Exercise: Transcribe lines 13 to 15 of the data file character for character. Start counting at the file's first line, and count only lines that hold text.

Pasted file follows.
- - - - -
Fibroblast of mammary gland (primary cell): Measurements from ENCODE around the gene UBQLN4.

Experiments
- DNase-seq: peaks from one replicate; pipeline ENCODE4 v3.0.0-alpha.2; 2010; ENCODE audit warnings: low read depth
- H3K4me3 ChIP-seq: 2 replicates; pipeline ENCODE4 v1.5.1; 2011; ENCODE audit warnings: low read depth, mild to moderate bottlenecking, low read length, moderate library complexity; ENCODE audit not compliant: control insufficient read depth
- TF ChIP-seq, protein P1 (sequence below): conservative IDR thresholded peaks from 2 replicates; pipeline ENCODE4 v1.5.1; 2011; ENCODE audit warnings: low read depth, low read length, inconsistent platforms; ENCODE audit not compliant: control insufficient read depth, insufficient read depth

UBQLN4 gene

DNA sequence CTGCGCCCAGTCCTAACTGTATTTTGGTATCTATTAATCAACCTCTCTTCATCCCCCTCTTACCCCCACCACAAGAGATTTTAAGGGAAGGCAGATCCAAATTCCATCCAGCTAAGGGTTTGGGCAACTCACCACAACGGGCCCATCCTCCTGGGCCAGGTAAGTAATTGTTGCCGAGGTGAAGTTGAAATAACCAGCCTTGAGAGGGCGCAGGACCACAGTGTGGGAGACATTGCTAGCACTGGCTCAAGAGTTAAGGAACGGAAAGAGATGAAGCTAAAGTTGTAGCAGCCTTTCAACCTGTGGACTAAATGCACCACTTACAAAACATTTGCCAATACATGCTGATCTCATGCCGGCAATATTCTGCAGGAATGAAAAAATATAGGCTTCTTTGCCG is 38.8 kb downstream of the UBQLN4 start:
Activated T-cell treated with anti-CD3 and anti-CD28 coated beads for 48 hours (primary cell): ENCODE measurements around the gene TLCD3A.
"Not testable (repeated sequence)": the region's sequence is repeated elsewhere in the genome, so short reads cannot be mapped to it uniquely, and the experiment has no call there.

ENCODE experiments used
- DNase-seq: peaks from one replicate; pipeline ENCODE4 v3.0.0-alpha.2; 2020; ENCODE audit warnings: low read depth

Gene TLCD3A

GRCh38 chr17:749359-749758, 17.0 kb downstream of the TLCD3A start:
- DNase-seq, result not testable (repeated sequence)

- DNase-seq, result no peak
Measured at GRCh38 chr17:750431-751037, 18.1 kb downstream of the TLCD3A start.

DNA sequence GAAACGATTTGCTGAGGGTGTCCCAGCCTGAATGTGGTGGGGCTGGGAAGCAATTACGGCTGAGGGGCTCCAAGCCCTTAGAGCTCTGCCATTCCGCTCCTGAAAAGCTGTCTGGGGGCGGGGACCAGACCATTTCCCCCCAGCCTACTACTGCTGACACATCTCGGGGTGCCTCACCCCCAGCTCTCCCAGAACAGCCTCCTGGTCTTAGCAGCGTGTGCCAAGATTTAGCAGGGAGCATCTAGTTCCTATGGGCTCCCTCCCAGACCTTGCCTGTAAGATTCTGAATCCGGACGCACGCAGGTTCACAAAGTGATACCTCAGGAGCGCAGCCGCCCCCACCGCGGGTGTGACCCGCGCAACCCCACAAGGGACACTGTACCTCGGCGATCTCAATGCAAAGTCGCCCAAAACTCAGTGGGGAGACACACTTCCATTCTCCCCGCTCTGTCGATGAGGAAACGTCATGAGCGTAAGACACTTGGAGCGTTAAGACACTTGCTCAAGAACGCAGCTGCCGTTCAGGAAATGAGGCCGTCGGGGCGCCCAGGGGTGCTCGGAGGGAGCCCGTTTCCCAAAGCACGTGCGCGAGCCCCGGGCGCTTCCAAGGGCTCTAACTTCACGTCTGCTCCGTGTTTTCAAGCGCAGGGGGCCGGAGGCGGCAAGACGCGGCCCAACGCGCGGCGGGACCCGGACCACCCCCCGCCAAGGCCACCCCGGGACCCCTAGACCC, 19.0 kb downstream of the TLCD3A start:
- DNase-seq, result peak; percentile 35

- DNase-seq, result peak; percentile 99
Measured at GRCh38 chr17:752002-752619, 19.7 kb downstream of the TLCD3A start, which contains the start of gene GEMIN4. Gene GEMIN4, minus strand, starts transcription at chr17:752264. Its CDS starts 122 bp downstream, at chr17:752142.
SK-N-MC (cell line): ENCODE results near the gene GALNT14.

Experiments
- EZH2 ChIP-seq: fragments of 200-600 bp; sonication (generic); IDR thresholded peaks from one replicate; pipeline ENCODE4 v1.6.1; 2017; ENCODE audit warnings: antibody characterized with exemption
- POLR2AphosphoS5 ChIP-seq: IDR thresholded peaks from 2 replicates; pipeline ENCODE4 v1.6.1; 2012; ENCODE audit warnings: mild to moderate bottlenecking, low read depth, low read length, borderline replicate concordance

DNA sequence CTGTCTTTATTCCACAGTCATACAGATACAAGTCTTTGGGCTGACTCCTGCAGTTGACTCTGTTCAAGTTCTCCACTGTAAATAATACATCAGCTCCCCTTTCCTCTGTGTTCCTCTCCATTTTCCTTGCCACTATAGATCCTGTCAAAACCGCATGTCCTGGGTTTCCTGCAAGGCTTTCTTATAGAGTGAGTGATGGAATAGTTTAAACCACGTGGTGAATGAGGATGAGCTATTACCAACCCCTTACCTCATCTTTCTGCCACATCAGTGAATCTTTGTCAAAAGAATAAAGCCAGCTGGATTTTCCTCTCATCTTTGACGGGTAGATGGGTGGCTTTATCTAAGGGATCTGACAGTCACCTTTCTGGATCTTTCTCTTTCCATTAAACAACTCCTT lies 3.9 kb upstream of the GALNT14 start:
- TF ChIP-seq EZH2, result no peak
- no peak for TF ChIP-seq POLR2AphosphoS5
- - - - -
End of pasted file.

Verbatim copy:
GRCh38 chr17:749359-749758, 17.0 kb downstream of the TLCD3A start:
- DNase-seq, result not testable (repeated sequence)

- DNase-seq, result no peak